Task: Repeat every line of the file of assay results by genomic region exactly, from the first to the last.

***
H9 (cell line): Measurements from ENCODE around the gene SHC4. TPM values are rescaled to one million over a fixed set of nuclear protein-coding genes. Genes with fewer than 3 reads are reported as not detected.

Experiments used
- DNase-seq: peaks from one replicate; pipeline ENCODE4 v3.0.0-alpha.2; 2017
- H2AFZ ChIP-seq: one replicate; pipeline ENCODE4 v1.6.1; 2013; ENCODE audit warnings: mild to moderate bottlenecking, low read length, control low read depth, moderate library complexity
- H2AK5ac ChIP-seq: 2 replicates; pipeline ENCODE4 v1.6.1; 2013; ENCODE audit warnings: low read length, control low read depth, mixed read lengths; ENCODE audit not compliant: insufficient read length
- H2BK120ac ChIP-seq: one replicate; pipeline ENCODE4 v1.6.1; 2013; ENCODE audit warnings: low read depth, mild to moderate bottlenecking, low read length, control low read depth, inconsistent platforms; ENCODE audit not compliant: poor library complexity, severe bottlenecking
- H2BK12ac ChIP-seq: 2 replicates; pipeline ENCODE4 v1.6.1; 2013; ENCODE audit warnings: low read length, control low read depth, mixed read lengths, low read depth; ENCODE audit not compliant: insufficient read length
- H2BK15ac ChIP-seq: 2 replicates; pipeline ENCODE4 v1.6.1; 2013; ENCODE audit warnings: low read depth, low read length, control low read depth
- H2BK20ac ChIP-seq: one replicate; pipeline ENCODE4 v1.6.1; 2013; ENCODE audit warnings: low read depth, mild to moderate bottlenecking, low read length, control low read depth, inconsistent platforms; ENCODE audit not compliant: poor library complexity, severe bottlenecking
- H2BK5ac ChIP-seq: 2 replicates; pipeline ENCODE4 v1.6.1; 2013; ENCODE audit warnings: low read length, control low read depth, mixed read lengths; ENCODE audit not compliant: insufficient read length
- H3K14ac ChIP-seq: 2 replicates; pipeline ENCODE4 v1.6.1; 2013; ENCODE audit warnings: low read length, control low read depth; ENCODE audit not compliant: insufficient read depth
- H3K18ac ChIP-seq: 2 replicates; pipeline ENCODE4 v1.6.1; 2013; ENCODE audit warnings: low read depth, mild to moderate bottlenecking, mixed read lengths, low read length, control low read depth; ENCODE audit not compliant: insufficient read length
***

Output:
H9 (cell line): Measurements from ENCODE around the gene SHC4. TPM values are rescaled to one million over a fixed set of nuclear protein-coding genes. Genes with fewer than 3 reads are reported as not detected.

Experiments used
- DNase-seq: peaks from one replicate; pipeline ENCODE4 v3.0.0-alpha.2; 2017
- H2AFZ ChIP-seq: one replicate; pipeline ENCODE4 v1.6.1; 2013; ENCODE audit warnings: mild to moderate bottlenecking, low read length, control low read depth, moderate library complexity
- H2AK5ac ChIP-seq: 2 replicates; pipeline ENCODE4 v1.6.1; 2013; ENCODE audit warnings: low read length, control low read depth, mixed read lengths; ENCODE audit not compliant: insufficient read length
- H2BK120ac ChIP-seq: one replicate; pipeline ENCODE4 v1.6.1; 2013; ENCODE audit warnings: low read depth, mild to moderate bottlenecking, low read length, control low read depth, inconsistent platforms; ENCODE audit not compliant: poor library complexity, severe bottlenecking
- H2BK12ac ChIP-seq: 2 replicates; pipeline ENCODE4 v1.6.1; 2013; ENCODE audit warnings: low read length, control low read depth, mixed read lengths, low read depth; ENCODE audit not compliant: insufficient read length
- H2BK15ac ChIP-seq: 2 replicates; pipeline ENCODE4 v1.6.1; 2013; ENCODE audit warnings: low read depth, low read length, control low read depth
- H2BK20ac ChIP-seq: one replicate; pipeline ENCODE4 v1.6.1; 2013; ENCODE audit warnings: low read depth, mild to moderate bottlenecking, low read length, control low read depth, inconsistent platforms; ENCODE audit not compliant: poor library complexity, severe bottlenecking
- H2BK5ac ChIP-seq: 2 replicates; pipeline ENCODE4 v1.6.1; 2013; ENCODE audit warnings: low read length, control low read depth, mixed read lengths; ENCODE audit not compliant: insufficient read length
- H3K14ac ChIP-seq: 2 replicates; pipeline ENCODE4 v1.6.1; 2013; ENCODE audit warnings: low read length, control low read depth; ENCODE audit not compliant: insufficient read depth
- H3K18ac ChIP-seq: 2 replicates; pipeline ENCODE4 v1.6.1; 2013; ENCODE audit warnings: low read depth, mild to moderate bottlenecking, mixed read lengths, low read length, control low read depth; ENCODE audit not compliant: insufficient read length